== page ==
With the lower half of the front end done, it was time to focus attention on the fairing. The stock Sharknose fairing on the Road Glide already has unmistakable lines, so subtle modifications were the key here. The coolest mod perhaps is the addition of a set of PIAA off-road lights. With their black stamped steel housing and grill covers, the PIAA’s inject the front with even more attitude. This required taking out the original assembly. Daley also removed the molded bezel so
he could make his own trim ring, heating it up with heat gun so he could bend it up. He also built a plate, basically metal studs on a panel for the PIAA’s to bolt in to. He rewired it, too, because the turn signals for the front are now integrated behind the lights. The revised front fairing also received a short Wave Windshield that originally came with dark tint before it, too, was coated in Gun Metal Grey. Daley shaped it just a tad to give it more of a racy number plate look and the number 98 was added, the year Motorcycle Superstore got its start in the motorcycle industry.
Moving to the cockpit, a Dakota Digital Dresser Gauge Package with blue LEDs replaces the stock gauges. The blue gauges match the blue accents in the pinstriping on the fairing and in the Motorcycle Superstore logo and the digital displays keep it current. The addition of a J&M Rokker Speaker Kit will give the bike more boom as two small J&M speakers were nestled into the recesses of the inner fairing with more to come on the backside. New glove box accents complete the conversion as the cockpit is ultra clean and tidy.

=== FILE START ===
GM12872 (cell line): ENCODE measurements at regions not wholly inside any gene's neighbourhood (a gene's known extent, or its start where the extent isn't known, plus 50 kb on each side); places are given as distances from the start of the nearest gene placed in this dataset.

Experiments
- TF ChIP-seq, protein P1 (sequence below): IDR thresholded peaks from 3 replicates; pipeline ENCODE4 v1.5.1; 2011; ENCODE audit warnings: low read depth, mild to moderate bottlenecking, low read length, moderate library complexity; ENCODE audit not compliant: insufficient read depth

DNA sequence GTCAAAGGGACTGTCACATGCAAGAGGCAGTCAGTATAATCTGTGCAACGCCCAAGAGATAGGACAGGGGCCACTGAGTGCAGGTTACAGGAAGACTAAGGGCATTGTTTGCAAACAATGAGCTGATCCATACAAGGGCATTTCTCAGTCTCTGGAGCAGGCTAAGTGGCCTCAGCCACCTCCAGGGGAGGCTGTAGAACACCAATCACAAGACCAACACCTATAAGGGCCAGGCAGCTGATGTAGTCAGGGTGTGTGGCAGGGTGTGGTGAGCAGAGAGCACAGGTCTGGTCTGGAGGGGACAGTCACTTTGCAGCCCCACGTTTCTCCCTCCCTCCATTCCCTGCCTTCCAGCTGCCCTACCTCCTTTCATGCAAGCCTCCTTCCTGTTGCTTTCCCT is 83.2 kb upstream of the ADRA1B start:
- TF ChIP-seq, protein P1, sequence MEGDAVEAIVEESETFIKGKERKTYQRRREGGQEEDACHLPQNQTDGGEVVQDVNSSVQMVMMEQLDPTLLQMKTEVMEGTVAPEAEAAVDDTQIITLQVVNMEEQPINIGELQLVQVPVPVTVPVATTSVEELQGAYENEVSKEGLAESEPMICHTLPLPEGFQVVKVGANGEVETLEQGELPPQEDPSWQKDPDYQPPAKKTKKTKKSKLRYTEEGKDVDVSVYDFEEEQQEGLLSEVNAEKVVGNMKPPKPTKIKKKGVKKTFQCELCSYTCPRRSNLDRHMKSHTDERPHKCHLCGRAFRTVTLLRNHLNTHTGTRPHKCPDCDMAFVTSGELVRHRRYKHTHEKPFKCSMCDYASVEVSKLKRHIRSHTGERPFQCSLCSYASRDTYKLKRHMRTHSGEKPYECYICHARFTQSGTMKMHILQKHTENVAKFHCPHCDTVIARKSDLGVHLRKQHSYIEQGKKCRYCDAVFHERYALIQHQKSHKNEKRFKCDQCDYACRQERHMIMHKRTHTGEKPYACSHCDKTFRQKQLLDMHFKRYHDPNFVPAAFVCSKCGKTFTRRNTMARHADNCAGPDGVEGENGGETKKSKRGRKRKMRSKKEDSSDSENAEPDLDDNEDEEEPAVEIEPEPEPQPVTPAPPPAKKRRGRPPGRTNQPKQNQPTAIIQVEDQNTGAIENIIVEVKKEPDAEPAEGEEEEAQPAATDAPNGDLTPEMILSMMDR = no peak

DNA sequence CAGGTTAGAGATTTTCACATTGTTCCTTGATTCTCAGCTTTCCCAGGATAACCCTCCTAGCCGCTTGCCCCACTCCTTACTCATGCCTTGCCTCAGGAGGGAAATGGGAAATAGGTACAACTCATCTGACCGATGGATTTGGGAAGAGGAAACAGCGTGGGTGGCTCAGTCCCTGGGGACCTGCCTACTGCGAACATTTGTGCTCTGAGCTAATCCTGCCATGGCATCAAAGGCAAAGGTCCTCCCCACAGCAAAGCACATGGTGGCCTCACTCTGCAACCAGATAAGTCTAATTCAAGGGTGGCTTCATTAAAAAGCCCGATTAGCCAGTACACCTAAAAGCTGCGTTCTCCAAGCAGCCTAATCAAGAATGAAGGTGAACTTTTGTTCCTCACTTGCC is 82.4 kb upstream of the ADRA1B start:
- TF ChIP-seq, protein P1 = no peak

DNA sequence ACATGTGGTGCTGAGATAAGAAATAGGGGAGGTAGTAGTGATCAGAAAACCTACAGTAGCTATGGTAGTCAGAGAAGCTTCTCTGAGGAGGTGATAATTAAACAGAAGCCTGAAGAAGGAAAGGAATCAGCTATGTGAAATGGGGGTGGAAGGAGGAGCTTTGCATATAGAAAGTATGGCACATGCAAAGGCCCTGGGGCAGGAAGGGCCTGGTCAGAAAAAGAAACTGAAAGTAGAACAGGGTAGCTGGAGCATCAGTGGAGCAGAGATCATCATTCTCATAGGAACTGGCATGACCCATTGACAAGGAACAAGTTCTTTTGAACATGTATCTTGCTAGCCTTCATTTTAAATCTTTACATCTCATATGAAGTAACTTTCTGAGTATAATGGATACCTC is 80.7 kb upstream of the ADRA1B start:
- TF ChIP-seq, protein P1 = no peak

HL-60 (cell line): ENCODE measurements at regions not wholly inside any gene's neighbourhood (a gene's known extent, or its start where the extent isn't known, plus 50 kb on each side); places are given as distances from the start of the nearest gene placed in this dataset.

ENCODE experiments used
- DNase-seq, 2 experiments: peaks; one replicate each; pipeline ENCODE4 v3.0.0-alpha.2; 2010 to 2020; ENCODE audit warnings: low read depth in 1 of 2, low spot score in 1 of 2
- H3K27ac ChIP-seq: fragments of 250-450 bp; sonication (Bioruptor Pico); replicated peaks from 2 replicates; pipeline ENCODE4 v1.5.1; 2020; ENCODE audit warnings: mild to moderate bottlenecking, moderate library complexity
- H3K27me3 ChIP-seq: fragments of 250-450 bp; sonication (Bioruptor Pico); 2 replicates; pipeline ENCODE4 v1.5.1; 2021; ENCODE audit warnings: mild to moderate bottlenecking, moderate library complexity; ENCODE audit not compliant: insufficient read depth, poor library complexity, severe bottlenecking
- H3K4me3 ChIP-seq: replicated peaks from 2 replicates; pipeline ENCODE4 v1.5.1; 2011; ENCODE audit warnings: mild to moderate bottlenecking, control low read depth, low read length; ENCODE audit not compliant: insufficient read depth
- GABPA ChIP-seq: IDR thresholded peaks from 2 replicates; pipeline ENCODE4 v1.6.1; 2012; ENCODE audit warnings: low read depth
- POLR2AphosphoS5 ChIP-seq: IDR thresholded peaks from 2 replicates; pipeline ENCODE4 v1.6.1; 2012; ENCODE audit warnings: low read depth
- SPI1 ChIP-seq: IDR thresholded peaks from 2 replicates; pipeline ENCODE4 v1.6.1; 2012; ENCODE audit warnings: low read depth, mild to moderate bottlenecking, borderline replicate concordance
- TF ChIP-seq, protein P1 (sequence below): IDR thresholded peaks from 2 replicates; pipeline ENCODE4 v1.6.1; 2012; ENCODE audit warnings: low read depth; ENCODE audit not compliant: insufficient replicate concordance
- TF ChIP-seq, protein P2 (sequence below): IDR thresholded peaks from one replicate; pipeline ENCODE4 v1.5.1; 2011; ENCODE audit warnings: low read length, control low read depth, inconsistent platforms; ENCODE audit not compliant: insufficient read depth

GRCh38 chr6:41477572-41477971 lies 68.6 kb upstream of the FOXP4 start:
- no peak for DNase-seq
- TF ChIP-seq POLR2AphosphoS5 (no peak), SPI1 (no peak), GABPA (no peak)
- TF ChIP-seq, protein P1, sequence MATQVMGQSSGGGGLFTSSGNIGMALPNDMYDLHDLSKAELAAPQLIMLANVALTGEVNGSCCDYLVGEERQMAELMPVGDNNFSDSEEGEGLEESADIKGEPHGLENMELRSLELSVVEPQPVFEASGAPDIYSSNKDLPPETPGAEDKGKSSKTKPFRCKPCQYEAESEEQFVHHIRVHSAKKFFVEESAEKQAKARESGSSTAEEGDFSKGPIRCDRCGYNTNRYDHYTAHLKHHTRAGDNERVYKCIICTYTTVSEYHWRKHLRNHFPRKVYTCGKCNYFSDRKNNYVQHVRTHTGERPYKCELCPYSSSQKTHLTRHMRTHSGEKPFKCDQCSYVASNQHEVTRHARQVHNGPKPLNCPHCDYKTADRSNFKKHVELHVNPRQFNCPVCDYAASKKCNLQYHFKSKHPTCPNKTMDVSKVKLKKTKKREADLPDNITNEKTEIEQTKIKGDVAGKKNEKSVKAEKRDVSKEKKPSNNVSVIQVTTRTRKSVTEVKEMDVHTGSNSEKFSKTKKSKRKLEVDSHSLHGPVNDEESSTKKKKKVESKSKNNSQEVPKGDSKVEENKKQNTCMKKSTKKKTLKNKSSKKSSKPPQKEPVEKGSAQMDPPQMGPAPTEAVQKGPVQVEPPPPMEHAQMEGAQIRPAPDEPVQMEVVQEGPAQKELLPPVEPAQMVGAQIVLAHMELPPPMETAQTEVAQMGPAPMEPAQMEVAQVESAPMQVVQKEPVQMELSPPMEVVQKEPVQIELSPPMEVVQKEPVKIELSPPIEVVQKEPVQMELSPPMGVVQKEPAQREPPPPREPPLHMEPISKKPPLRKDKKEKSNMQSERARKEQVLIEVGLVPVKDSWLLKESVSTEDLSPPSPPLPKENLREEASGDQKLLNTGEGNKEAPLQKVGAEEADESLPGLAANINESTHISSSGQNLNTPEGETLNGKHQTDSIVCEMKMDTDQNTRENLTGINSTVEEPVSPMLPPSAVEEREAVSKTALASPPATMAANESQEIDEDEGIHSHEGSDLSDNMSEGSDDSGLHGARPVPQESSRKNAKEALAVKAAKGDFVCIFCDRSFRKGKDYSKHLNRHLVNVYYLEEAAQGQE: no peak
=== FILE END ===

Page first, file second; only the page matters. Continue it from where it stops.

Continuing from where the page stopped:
The final conversion covered in this installment of the Motorcycle Superstore Bagger Project comes in the form of the switch from a closed stock primary drive to an open belt, opting for a Belt Drives LTD (BDL) 2” Belt Drive Kit. The new primary by BDL is made for Dressers and comes with BDL’s ball-bearing lockup clutch which has a new full-coverage side guard and top mesh belt guard. The 52-tooth front pulley and 69-tooth rear pulley is matched to a 142-tooth belt. A motor plate is included. Of course, before installation it had to be coated with the ceramic Gun Metal Grey and Black, just like the rest of the bike, to give it more of a stealth look. While Daley was at it, he swapped out the stock floorboards for a set of JayBrake Radial Forward Controls with Full Rubber, but not before they were two-toned as well. An industrial strength shift linkage was added for good measure.
The Motorcycle Superstore Bagger Project is really taking shape. The back end comes next, including the addition of a drop seat, speakers in the bags, Go Pro cameras, air ride suspension and more goodies. Stay tuned as the project nears completion before heading out for appearances at various rallies and functions this summer.